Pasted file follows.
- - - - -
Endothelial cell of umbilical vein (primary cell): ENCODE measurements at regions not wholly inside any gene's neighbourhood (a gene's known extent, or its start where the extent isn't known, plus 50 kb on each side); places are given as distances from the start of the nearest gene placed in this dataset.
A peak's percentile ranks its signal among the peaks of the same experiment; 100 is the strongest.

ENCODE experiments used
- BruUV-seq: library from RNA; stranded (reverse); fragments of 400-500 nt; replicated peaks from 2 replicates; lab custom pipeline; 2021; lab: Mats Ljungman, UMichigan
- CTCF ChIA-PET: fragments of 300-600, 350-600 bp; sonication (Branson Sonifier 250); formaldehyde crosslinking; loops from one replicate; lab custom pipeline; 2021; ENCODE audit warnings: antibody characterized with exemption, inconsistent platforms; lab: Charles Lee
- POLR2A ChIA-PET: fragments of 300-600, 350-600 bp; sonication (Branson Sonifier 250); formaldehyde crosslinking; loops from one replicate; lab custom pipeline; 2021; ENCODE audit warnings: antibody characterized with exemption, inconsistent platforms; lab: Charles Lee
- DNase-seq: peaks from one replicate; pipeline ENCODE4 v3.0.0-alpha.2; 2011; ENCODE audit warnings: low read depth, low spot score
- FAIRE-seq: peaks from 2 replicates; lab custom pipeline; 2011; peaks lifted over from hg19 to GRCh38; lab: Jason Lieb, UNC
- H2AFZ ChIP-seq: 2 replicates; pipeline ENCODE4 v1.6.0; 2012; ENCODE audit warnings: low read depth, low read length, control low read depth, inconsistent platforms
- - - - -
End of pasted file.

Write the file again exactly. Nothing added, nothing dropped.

Endothelial cell of umbilical vein (primary cell): ENCODE measurements at regions not wholly inside any gene's neighbourhood (a gene's known extent, or its start where the extent isn't known, plus 50 kb on each side); places are given as distances from the start of the nearest gene placed in this dataset.
A peak's percentile ranks its signal among the peaks of the same experiment; 100 is the strongest.

ENCODE experiments used
- BruUV-seq: library from RNA; stranded (reverse); fragments of 400-500 nt; replicated peaks from 2 replicates; lab custom pipeline; 2021; lab: Mats Ljungman, UMichigan
- CTCF ChIA-PET: fragments of 300-600, 350-600 bp; sonication (Branson Sonifier 250); formaldehyde crosslinking; loops from one replicate; lab custom pipeline; 2021; ENCODE audit warnings: antibody characterized with exemption, inconsistent platforms; lab: Charles Lee
- POLR2A ChIA-PET: fragments of 300-600, 350-600 bp; sonication (Branson Sonifier 250); formaldehyde crosslinking; loops from one replicate; lab custom pipeline; 2021; ENCODE audit warnings: antibody characterized with exemption, inconsistent platforms; lab: Charles Lee
- DNase-seq: peaks from one replicate; pipeline ENCODE4 v3.0.0-alpha.2; 2011; ENCODE audit warnings: low read depth, low spot score
- FAIRE-seq: peaks from 2 replicates; lab custom pipeline; 2011; peaks lifted over from hg19 to GRCh38; lab: Jason Lieb, UNC
- H2AFZ ChIP-seq: 2 replicates; pipeline ENCODE4 v1.6.0; 2012; ENCODE audit warnings: low read depth, low read length, control low read depth, inconsistent platforms